Discussion in 'The Foyer' started by Jesus121, Aug 5, 2017.
Should I forgive someone that does not know that I know he has had an affair with my wife?
Hi Jesus121 and welcome. I reckon the thing I think of is if God forgives us that were responsible for Jesus having to go to the cross. How many times are we to forgive others in one day?
Mat 18:21 Then came Peter to him, and said, Lord, how oft shall my brother sin against me, and I forgive him? till seven times?
Mat 18:22 Jesus saith unto him, I say not unto thee, Until seven times: but, Until seventy times seven.
Did I miss Jesus' stipulations on who we were to forgive, and who we were not to forgive?
Let me start by saying I think that is a seriously heart-breaking experience. It indicates a family crisis. Clearly, the Bible instructs us to forgive. But just reading it in Scripture and praying "I forgive" is unlikely to immediately resolve the crisis or heal all the hurts. Forgiving is a big part of the process with healing but the full effects of it may not emerge until you have 'soaked' in God for some times, drawing on his strength. And forgiving does not mean 'sweeping problems under the carpet'. Issues may still need resolving.
You ask about forgiving the man, however you make no mention of your wife. You have sorted things out with her and demonstrated forgiveness?
Yes you need to forgive forgive him and also pray for him and your wife as you are the Spiritual head of your house.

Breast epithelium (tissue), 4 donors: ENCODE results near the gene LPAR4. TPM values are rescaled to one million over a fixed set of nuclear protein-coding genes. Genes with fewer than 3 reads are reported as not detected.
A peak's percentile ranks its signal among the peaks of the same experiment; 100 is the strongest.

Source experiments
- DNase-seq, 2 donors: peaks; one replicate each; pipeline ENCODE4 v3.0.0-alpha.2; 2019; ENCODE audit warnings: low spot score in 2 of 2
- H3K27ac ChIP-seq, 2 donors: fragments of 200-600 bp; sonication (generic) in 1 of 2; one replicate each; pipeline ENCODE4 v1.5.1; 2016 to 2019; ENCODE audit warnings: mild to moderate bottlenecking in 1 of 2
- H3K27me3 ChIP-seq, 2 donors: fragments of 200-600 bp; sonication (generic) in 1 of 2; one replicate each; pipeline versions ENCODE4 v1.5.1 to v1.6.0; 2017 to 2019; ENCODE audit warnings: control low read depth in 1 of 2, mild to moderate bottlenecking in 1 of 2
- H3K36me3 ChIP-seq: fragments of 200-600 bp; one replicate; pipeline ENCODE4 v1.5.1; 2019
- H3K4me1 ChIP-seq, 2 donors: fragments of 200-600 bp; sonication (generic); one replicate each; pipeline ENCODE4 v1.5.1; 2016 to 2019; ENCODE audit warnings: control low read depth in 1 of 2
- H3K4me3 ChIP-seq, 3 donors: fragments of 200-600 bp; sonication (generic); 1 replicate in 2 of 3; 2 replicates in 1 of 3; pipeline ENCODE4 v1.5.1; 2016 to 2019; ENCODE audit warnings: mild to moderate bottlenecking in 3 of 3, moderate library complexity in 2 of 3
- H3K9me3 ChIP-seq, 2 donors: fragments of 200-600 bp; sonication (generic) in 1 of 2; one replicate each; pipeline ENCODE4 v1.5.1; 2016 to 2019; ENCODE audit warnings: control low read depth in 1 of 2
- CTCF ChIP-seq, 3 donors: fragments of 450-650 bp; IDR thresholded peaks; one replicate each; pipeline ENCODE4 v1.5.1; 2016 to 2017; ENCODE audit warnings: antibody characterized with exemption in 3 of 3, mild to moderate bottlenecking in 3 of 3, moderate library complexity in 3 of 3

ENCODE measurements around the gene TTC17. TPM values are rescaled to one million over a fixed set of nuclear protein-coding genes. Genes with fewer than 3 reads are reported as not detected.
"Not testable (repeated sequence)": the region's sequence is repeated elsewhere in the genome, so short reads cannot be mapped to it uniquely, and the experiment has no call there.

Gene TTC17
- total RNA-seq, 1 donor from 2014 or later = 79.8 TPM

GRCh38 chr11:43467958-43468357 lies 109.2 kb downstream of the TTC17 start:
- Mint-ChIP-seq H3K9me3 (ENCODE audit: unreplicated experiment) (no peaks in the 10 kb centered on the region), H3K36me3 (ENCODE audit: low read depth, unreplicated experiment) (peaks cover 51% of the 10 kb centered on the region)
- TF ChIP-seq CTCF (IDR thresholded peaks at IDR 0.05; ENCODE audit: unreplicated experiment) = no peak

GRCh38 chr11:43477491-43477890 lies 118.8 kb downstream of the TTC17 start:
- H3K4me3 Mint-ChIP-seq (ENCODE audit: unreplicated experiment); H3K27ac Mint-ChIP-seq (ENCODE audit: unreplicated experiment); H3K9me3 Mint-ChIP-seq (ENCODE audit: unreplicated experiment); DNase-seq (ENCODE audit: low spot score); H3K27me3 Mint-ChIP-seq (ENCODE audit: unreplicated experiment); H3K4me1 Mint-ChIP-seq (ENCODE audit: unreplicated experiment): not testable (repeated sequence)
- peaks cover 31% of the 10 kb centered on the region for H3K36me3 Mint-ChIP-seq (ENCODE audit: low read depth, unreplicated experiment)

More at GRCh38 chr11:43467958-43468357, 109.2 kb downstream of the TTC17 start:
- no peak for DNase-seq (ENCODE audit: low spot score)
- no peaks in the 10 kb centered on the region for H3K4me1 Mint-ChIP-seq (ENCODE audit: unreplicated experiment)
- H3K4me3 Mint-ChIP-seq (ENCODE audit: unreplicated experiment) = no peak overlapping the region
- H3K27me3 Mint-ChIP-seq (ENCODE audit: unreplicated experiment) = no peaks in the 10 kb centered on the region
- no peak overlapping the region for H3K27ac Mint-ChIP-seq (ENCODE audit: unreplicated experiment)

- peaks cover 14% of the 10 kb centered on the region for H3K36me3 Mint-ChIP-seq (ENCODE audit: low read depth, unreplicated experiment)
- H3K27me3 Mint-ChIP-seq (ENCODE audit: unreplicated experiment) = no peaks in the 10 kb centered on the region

Mark 11:25 And when ye stand praying, forgive, if ye have ought against any: that your Father also which is in heaven may forgive you your trespasses. 26 But if ye do not forgive, neither will your Father which is in heaven forgive your trespasses.
It's time for you to expose his adultery by speaking with him (and the sin of your wife), call on him to repent, and forgive him. When you confront him, make sure you take another man along with you as a support.
'Be kind and tender to one another. Forgive one another, just as God forgave you because of what Christ has done' (Eph 4:32 NIRV).
Get them in the same room and let them both know that you know, and have always known, and though you are not alright with it and you are ashamed of them, you forgive them both (not for their sake but for your's). It is the love and kindness of God that makes a person repent. Then you must decide whether or not you are going to stay with her, I would, but you are under no obligation. Have nothing further to do with that man unless he shows real contrition and repentance. Forgiveness and further association are two different things. Jesus says "If he repents forgive him".